Three properties of the impact of known baton projectiles on human targets have been found to contribute to injury and sometimes death. Firstly, the physical trauma of the impact force on the target can induce shock which can result in death if the impact force exceeds certain limits. In the past this has meant that baton projectiles had to be used from a distance of at least 25 meters, with a usable range up to 50 meters to ensure that the impact force would be below lethal levels but the required impact energy would still be achieved. Secondly, the impact of the baton on the target transmits a shockwave into the target which can causes shattering of the target, e.g. the bone of a human target, depending upon the nature of the impact shockwave. In particular, it has been found that a high speed of sound of the impact shockwave can lead to serious shattering of the bones of a human target. Thirdly, at impact energies above the acceptable levels penetration can cause unacceptable injury to vital organs in human targets.
It would be desirable to provide a baton projectile which overcomes or at least alleviates the above-mentioned problems.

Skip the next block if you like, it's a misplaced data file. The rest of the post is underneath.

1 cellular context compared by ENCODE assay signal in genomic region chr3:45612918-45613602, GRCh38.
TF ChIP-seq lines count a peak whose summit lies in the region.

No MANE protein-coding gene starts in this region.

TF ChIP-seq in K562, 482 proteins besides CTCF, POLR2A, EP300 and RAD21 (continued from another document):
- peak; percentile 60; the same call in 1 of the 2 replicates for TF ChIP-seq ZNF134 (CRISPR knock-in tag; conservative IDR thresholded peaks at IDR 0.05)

According to the present invention there is provided a baton projectile having a casing which encloses a core, the casing being relatively thin when compared with the diameter of the core and being formed, at least in part, from a substance capable of maintaining the structural integrity of the casing during launch and flight and the core being formed, at least in part, from a relatively soft material so that impact of the baton projectile with a target does not cause unacceptable injury.
An embodiment of the present invention will row be described, by way of example only, with reference to the accompanying drawings, in which:
FIG. 1 shows an axial section through a baton projectile forming an embodiment of the present invention, and
FIG. 2 is a side view of the baton of FIG. 1.
The baton projectile shown in the figures comprises a low density polyethylene case 1 which surrounds and holds in place a synthetic thermoplastic rubber core 2. The case 1 has a rounded front end and the core 2 has a planar front face so that an air pockek 4 is formed in front of the core 2 when loaded in the case 1. The case 1 is closed at its rear end by a sabot 3. The case 1 is relatively thin when compared with the diameter of the core and the polyethylene from which it is formed has a softening point of no less than auout 60 degrees centigrade to ensure that the projectile will function satisfactorily under all expected operating temperatures.